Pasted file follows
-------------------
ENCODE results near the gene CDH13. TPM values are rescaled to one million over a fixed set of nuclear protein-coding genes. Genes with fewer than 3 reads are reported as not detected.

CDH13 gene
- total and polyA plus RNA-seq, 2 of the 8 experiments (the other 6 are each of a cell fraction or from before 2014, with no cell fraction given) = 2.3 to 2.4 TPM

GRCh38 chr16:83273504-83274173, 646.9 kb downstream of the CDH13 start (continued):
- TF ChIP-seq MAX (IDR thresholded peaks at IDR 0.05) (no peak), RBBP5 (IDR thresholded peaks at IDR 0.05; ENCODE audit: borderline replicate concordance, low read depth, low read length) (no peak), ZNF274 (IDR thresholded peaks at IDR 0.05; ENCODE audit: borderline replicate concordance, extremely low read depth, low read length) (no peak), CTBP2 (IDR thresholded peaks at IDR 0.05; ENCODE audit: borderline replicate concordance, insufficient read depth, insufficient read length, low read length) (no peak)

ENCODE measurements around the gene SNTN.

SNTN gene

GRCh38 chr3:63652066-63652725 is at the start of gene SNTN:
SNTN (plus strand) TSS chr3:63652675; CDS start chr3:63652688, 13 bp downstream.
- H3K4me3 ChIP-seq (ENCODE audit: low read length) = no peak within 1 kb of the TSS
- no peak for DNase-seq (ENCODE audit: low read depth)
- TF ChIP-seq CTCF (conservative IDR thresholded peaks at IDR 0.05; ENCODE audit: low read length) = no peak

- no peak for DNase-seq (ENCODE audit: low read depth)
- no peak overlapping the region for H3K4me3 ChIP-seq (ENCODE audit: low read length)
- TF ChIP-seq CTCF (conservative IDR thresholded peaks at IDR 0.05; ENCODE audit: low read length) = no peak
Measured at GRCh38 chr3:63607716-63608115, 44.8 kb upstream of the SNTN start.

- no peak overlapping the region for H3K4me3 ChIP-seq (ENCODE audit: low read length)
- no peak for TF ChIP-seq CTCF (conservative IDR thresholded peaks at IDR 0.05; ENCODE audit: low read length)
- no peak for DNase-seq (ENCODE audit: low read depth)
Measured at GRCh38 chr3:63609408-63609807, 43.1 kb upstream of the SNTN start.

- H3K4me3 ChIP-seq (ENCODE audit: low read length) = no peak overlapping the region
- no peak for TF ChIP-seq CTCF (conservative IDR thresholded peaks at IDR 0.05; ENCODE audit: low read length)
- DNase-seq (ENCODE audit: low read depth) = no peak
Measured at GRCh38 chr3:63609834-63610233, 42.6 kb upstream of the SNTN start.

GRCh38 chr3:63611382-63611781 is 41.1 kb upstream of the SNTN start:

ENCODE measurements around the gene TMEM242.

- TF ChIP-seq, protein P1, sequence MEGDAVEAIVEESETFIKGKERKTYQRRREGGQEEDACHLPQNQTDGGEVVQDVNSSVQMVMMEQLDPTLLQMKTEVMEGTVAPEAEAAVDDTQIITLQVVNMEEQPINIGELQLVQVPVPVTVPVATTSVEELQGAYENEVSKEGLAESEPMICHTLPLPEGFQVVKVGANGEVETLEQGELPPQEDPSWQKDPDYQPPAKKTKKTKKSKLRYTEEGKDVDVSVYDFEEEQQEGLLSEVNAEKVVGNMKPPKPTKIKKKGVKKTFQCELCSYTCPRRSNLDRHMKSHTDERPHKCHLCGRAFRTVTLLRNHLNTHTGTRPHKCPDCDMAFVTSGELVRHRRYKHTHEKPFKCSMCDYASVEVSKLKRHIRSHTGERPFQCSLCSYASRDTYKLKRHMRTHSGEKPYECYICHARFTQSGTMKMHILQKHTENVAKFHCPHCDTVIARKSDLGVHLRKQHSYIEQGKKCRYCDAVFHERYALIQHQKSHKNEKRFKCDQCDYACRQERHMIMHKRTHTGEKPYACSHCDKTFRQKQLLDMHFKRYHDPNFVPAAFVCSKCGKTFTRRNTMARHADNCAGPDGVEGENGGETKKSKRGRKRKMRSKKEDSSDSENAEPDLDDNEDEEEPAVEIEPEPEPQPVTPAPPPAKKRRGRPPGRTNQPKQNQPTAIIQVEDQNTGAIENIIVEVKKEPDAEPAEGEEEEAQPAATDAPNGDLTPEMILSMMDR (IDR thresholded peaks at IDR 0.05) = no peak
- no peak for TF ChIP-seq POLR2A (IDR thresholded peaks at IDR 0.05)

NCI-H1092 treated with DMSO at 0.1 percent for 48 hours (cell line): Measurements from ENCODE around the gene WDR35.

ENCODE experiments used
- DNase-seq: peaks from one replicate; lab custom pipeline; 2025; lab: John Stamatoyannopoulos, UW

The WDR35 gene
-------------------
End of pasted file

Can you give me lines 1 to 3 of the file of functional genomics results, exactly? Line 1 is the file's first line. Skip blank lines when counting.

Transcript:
ENCODE results near the gene CDH13. TPM values are rescaled to one million over a fixed set of nuclear protein-coding genes. Genes with fewer than 3 reads are reported as not detected.

CDH13 gene
- total and polyA plus RNA-seq, 2 of the 8 experiments (the other 6 are each of a cell fraction or from before 2014, with no cell fraction given) = 2.3 to 2.4 TPM